The Mark and the Void by Paul Murray, book review: The banker as everyman

The follow-up to 'Skippy Dies' is too self-referential and not wholly successful
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"The actuality," Philip Roth wrote in 1960, "is continually outdoing our talents." I considered this while reading Paul Murray's third novel, the first since his acclaimed breakthrough, Skippy Dies (2010). Was it, I wondered, helpful or unhelpful to read Murray's credit-crunch comedy while the real, unpredictable drama concerning Greece's membership of the euro was unfolding?

In The Mark and the Void, which is set in Dublin as Ireland's economy goes into meltdown, bankers lament the "eurozone shit-show" of a few years ago. Greece is discussed, but it's very much a pre-Syriza Greece where citizens are protesting against their government's austerity programme. So is Murray's novel timely or simply a reminder that nothing looks more dated than a relic of the recent past?

The answer is "both" – which encapsulates my ambivalence towards this book. At the outset, the French narrator, Claude, meets Paul, a novelist who wants to shadow him and write about the disillusioned banker as "a modern Everyman, experiencing a typical day." The Bank of Torabundo, Claude says, is a "shadow-place", but perhaps this is true of many workplaces. At work, we're our shadow selves and, in an age of short contracts and hot desking, many people are, like Paul, outsiders in the offices they pass through. "We have all come here to forget," Claude says. "Although in most cases before anything has actually happened." Long days in sterile environments are conducive to forgetting and, at this point, Murray looks set to deliver a prescient meditation on the modern workplace.

Unfortunately, that isn't what we get because it turns out that, instead of writing about Claude, Paul wants to rob the bank. There follows some fairly amusing office comedy, reasonable but predictable critique of capitalism's injustices, a grotesque scene concerning bankers and strippers, east Europeans with silly accents, and screwball escapades involving literary rivalry, art, theft and metafictional playfulness. Paul thinks "modern people live in a state of distraction" which is one reason why he gives up writing.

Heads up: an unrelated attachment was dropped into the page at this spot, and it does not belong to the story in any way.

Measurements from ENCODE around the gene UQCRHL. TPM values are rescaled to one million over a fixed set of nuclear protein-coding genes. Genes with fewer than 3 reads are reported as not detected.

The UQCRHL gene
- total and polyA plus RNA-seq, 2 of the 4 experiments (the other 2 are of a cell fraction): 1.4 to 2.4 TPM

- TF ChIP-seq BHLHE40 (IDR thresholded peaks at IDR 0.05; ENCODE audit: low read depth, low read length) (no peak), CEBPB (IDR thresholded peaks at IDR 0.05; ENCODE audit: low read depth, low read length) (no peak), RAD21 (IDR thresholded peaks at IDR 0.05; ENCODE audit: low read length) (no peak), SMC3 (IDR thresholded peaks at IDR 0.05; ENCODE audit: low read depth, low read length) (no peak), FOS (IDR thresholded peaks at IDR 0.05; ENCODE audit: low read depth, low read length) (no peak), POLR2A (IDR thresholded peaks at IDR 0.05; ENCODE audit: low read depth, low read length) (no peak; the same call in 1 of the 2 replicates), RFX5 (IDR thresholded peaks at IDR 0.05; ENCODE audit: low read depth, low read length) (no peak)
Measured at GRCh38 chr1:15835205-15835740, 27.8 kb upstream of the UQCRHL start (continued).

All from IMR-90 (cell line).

Instead, he founds (see for yourself) which sells information to men who want to stalk waitresses. "Loneliness," Paul explains, "is one of the few growth areas these days." He tries to exploit Claude's crush on Ariadne, the pretty waitress at Claude's favourite café, but in spite of Paul's meddling, Claude's stuttering but tender romance is the best thing in the novel. As protesters gather outside the bank, Claude knows he's on the wrong side of the argument. Ariadne is instrumental to his personal transformation, salvation and hope of a happy ending.

The writer William Goldman famously observed that in Hollywood "nobody knows anything", and for Murray, the same is true of the world of finance. "It's a fiction," Claude says of the bank and, when his report warning off investors is doctored by his bosses, he realises: "Maintaining these charades is what professionalism means."

But is Murray's fiction about "a fiction" funny? I enjoyed the bank's plausibly ridiculous "counterintuitive strategy" of "monetising failure". I smiled when Paul considered writing a mystery with a "3D finger pointing out" of its final page: "It was YOU!" But I never laughed out loud.

In part, this comes down to personal taste and many readers who loved Murray's previous novel will thrill to his madcappery here. I feel rather a stick-in-the-mud for not being swept along by Claude's capers but we can't always help what we do and do not find funny. After all, when asked if his comedies were influenced by the stand-up comic Lenny Bruce, Philip Roth said he preferred "a sit-down comic named Franz Kafka". Murray strikes me as more of a Bruce kind of guy.